Actually, there is a word for that. It’s love. I’m in love with her, okay? If you’re looking for the word that means caring for someone beyond all rationality and wanting them to have everything they want no matter how much it destroys you, its love! And when you love someone y-you just don’t stop. Ever. Even when people roll their eyes or call you crazy. Even then. Especially then. You just- you don’t give up because if I could give up… If I could just, you know, take the whole world’s advice and- and move on and find someone else, that wouldn’t be love. That would be… That would be some other disposable thing that is not worth fighting for. But that is not what this is.
Ted Mosby, How I Met Your Mother Season 9, Episode 17
“Are any of the levers marked?” said Ponder, scrabbling through Leonard’s sketches. “Yes, but I don’t understand them! Here’s one marked ‘Troba’!” Ponder scanned the pages, covered in Leonard’s backwards writing. “Er… er…” he muttered. “Do not pull the lever marked ‘Troba’!” snapped Lord Vetinari, leaning forward. “My lord!” said Ponder, and went red as Lord Vetinari’s gaze fell upon him. “I’m sorry, my lord, but this is rather technical, it is about machinery, and it would perhaps be better if those whose education had been more in the field of the arts did not…” His voice faded under the Patrician’s stare. “This one’s got a normal label! It’s called ‘Prince Haran’s Tiller’!” said a desperate voice from the omniscope. Lord Vetinari patted Ponder Stibbons on the shoulder. “I quite understand,” he said. “The last thing a trained machinery person wants at a time like this is well-meant advice from ignorant people. I do apologize. And what is it that you intend to do?” “Well, I, er, I…” “As the Kite and all our hopes plunge towards the ground, I mean,” Lord Vetinari went on. “I, er, I, let’s see, we’ve tried…” Ponder stared at the omniscope, and at his notes. His mind had become a huge, white, sticky field of hot fluff. “I imagine we have at least a minute left,” said Lord Vetinari. “No rush.” “I, er, perhaps we, er…” The Patrician leaned down towards the omniscope. “Rincewind, pull Prince Haran’s Tiller,” he said. “We don’t know what it does–” Ponder began. “Do tell me if you have a better idea,” said Lord Vetinari. “In the meantime, I suggest that the lever is pulled.” On the Kite, Rincewind decided to respond to the voice of authority. “Er… there’s a lot of clicking and whirring…” he reported. “And… some of the levers are moving by themselves… now the wings are unfolding… we’re sort of flying in a straight line, at least… quite gently, really…” “Good. I suggest you apply yourself to waking up Leonard,” said the Patrician. He turned and nodded at Ponder. “You yourself have not studied the classics, young man? I know Leonard has.” “Well… no, sir.” “Prince Haran was a legendary Klatchian hero who sailed around the world on a ship with a magical tiller,” said Lord Vetinari. “It steered the ship while he slept. If I can be of any further help, don’t hesitate to ask.”
– never let the imminent destruction of the world stop you from being dramatic: the Havelock Vetinari story |
Terry Pratchett, The Last Hero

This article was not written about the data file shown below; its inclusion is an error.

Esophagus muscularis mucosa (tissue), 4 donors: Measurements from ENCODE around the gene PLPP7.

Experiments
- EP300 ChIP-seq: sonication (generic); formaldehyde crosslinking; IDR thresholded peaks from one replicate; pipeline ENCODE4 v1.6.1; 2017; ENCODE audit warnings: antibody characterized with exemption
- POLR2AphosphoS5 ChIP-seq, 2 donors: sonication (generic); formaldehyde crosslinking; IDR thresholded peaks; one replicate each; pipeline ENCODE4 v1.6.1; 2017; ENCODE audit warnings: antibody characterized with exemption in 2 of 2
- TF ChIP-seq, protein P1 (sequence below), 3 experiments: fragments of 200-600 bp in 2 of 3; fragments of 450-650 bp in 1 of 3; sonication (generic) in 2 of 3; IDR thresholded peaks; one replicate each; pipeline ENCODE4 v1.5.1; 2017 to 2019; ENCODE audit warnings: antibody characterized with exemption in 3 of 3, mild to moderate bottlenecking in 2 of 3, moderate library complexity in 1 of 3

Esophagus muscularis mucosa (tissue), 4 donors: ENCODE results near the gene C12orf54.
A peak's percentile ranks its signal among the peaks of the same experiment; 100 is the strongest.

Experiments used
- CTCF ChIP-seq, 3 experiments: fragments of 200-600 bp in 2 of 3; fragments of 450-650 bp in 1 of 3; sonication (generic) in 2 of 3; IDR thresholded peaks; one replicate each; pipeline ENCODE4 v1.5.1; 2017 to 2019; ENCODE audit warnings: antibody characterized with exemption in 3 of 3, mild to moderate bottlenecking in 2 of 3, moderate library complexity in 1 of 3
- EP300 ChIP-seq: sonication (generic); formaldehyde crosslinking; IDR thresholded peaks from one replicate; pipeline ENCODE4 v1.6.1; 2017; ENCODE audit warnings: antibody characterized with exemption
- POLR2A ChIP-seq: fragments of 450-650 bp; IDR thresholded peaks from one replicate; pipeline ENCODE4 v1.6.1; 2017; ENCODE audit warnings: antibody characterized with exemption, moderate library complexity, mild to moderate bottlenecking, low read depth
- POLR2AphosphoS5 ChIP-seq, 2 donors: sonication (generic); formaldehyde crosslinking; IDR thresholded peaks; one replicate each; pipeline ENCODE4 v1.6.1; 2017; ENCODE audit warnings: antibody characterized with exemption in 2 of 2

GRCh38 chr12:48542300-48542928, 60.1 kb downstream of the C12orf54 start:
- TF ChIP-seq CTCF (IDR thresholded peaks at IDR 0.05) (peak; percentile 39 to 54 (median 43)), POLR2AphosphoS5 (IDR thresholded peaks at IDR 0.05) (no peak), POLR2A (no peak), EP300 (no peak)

And once the storm is over, you won’t remember how you made it through, how you managed to survive. You won’t even be sure, whether the storm is really over. But one thing is certain. When you come out of the storm, you won’t be the same person who walked in. That’s what this storm’s all about.
Writing a novel is a tiny candle in a dark, swirling world. It brings light and warmth and hope to the lucky few who, against insufferable odds and despite a juggernaut of irritations, find themselves in the right place to hold it. Blow it out, so our eyes will not be drawn to its power. Extinguish it so we can get some sleep.
-Lemony Snicket, NaNoWriMo Pep Talk, November 23, 2010
“Two dwarfs getting married each buy the other dwarf off their parents.” “Buy?” said William. “How can you buy people?” “See? Cultural misunderstanding once again, lad. It costs a lot of money to raise a young dwarf to marriageable age. Food, clothes, chain mail… it all adds up over the years. It needs repaying. After all, the other dwarf is getting a valuable commodity. And it has to be paid for in gold. That’s traditional. Or gems. They’re fine, too. You must’ve heard our saying ‘worth his weight in gold’? Of course, if a dwarf’s been working for his parents, that gets taken into account on the other side of the ledger. Why, a dwarf who’s left off marrying till late in life is probably owed quite a tidy sum in wages – You’re still looking at me in that funny way…” “It’s just that we don’t do it like that…” mumbled William. Goodmountain gave him a sharp look. “Don’t you, now?” he said. “Really? What do you use instead, then?” “Er… gratitude, I suppose,” said William. He wanted this conversation to stop, right now. It was heading out over thin ice. “And how’s that calculated?” “Well… it isn’t, as such…” “Doesn’t that cause problems?” “Sometimes.” “Ah. Well, we know about gratitude, too. but our way means the couple start their new lives in a state of… g’daraka… er, free, unencumbered, new dwarfs. Then their parents might well give them a huge wedding present, much bigger than the dowry. But it is between dwarf and dwarf, out of love and respect, not between debtor and creditor… though I have to say these human words are not really the best way of describing it. It works for us. It has worked for a thousand years.” “I suppose to a human it sounds a bit… chilly,” said William. Goodmountain gave him another studied look. “You mean by comparison to the warm and wonderful ways humans conduct their affairs?” he said. “You don’t have to answer that one. Anyway, me and Boddony want to open up a mine together, and we’re expensive dwarfs. We know how to work lead, so we thought a year or two of this would see us right.”
– on cultural differences |
Terry Pratchett, The Truth